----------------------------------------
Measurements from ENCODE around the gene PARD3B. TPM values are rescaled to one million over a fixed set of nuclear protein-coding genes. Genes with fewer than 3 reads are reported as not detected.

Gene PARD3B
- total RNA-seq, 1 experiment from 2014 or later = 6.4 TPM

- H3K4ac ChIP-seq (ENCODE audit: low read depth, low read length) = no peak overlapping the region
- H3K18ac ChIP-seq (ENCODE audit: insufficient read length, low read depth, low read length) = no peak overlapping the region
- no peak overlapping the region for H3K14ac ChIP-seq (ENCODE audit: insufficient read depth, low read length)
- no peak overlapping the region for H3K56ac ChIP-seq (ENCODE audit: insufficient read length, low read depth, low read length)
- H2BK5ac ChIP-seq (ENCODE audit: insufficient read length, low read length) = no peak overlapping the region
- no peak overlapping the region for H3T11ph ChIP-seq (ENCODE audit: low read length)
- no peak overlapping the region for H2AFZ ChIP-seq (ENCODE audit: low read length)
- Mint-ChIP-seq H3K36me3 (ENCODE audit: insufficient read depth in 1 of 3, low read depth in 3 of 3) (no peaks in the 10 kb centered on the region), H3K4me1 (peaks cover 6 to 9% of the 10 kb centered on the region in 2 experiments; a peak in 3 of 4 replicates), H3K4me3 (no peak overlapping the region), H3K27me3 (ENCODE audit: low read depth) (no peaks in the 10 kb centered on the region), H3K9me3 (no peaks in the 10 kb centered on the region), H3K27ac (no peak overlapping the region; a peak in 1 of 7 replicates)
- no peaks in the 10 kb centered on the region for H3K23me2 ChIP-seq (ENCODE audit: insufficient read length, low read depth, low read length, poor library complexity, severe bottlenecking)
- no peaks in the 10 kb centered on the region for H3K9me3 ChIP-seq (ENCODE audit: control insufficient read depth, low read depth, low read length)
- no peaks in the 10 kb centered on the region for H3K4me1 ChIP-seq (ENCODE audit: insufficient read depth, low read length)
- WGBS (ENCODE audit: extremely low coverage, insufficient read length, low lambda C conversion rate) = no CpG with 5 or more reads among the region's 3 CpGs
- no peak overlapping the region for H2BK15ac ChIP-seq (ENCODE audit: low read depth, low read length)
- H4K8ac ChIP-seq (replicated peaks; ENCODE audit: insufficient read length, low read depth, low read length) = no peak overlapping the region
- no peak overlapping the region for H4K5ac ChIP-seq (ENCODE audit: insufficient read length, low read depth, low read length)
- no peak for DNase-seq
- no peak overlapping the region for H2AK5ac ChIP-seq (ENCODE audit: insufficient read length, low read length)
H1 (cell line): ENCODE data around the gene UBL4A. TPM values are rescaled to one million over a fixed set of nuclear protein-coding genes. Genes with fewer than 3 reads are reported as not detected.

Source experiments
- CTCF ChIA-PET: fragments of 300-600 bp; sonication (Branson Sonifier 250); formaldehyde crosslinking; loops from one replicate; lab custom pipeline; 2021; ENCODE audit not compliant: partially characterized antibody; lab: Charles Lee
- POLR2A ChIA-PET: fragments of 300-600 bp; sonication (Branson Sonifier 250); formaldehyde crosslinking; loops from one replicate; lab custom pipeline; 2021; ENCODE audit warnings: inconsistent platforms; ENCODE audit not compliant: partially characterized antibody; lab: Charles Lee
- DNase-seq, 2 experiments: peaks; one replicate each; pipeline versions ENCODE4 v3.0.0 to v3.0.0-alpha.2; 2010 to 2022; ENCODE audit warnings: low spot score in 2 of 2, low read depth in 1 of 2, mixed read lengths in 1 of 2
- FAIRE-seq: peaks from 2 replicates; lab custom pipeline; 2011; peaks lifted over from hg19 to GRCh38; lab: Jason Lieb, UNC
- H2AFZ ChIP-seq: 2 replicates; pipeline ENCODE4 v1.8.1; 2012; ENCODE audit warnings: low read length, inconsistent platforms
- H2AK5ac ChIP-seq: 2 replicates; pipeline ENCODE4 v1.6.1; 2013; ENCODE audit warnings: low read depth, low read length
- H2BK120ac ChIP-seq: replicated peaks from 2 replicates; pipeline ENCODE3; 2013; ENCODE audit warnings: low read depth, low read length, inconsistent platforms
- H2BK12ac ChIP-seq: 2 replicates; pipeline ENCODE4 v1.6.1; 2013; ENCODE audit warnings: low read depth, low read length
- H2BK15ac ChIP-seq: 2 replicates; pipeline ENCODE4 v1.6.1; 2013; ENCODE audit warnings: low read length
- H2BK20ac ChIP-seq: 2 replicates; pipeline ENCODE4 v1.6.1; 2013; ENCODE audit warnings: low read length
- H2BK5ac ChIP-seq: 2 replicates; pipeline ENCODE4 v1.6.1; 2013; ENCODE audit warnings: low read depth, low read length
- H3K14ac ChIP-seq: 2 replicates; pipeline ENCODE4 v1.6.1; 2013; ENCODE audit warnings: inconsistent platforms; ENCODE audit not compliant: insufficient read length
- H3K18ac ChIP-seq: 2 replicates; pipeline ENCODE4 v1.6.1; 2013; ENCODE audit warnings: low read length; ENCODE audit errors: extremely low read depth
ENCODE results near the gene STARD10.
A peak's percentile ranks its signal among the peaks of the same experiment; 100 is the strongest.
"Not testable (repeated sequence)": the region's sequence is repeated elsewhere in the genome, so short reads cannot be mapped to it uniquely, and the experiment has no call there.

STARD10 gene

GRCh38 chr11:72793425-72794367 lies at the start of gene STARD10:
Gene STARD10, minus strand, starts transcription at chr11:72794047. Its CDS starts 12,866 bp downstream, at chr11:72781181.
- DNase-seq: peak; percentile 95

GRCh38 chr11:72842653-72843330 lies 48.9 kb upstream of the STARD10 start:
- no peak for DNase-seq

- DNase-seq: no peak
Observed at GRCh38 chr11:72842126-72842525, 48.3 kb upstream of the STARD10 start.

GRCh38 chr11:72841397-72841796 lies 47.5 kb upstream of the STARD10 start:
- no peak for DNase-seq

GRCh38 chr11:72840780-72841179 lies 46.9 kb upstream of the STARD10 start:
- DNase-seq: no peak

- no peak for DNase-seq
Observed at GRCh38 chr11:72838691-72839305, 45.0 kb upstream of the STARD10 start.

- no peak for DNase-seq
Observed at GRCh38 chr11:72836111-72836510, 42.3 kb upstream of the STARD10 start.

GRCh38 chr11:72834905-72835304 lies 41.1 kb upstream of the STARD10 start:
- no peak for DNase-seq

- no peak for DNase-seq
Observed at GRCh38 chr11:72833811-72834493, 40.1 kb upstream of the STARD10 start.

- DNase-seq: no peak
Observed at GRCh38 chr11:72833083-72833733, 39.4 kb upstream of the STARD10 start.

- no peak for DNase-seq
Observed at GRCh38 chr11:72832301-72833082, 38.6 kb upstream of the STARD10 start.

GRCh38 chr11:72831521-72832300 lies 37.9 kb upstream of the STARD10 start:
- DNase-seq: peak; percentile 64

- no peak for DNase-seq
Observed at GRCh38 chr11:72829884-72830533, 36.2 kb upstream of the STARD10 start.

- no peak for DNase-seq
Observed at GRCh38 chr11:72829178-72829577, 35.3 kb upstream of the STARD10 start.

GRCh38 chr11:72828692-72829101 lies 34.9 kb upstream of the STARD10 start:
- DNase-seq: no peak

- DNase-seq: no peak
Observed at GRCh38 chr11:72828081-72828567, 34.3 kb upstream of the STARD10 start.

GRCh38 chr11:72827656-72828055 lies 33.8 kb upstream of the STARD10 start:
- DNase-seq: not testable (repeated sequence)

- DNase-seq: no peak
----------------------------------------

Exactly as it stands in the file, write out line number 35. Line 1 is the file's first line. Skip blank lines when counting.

- H3K18ac ChIP-seq: 2 replicates; pipeline ENCODE4 v1.6.1; 2013; ENCODE audit warnings: low read length; ENCODE audit errors: extremely low read depth